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make their complaint. In less than | not immediately supply them with an another year, the
Sunday-school Society adequate number of spectacles.' was formed by William Fox, Jonas SCOTLAND, meanwhile, was progress. Hanway, and other gentlemen; and, in ing with its .Sabbath-evening schools;' another, or by the close of 1788, there then, its Gratis Sabbath-schools,' in. were 250,000 Sunday scholars in Eng- forming the world that 'Sunday-schools' land.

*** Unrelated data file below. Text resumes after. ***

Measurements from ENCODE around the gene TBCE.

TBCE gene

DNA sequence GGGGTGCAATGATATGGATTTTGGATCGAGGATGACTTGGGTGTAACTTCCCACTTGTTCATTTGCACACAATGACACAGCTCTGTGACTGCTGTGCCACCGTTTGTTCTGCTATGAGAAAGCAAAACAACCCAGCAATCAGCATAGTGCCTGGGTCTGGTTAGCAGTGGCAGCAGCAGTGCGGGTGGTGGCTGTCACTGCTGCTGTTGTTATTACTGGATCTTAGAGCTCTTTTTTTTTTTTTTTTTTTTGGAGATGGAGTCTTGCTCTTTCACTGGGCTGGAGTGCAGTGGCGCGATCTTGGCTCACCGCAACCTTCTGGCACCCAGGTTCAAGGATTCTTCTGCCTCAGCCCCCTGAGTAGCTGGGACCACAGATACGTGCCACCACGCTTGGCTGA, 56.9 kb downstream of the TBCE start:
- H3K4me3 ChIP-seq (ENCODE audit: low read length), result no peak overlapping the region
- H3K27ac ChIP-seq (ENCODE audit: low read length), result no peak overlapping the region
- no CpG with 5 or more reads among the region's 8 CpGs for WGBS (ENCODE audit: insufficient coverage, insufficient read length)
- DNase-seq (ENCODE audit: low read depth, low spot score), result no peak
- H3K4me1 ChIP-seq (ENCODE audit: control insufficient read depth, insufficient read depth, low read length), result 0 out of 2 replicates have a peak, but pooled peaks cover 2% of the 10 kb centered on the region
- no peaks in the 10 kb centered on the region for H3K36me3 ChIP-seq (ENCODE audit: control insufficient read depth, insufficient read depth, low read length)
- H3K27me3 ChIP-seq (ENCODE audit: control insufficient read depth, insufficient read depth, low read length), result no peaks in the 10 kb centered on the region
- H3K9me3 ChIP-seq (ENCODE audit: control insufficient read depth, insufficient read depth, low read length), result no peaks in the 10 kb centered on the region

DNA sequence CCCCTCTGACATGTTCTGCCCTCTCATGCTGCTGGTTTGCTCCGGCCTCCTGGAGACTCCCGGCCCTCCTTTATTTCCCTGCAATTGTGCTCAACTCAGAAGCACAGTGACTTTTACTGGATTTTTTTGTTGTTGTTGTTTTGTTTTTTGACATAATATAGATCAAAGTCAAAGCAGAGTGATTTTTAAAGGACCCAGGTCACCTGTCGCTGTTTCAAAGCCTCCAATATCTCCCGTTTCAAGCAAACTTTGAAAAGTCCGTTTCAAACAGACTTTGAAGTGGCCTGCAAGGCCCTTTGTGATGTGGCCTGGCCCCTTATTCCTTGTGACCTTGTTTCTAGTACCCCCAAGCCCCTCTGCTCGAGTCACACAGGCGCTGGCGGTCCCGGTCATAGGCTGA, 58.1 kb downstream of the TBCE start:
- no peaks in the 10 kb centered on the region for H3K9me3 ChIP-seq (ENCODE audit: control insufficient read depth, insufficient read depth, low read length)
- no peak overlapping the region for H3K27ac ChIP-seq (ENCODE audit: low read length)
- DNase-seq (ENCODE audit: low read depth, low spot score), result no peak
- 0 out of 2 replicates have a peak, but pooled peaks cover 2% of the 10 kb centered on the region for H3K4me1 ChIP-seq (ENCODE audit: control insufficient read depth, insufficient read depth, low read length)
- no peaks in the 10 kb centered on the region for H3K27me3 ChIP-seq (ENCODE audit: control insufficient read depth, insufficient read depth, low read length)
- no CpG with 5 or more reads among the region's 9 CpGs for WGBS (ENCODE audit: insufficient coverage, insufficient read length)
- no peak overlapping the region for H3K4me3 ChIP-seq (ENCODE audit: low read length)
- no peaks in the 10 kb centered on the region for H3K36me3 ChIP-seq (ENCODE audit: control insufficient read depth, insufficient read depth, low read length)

and Sabbath-schools' were two very Another step was now taken-the different things: the former not exclud. introduction of gratuitous teaching. The ing secular instruction, the latter being Sunday-school Society were disburs- altogether spiritual. Happily, with evaning many hundreds a year in teachers' gelical christians, the Sunday-school is salaries : it was found that this was a now invariably a Sabbath-school! serious difficulty in the working out of Every year has witnessed some new the plan, and when or by whom we developement and triumph of the system. cannot tell, but about the year 1800—We can but enumerate a few of the the idea of voluntary labour was struck signs of further progress, out and eagerly carried into practice. 1. One, just alluded to, is the reTo this, under the divine blessing, we striction of Sunday-schoul work to the owe those great successes which have impartation of religious instruction. made the Sunday-school Institution so 2. Another is, undoubtedly, the inprecious to the church.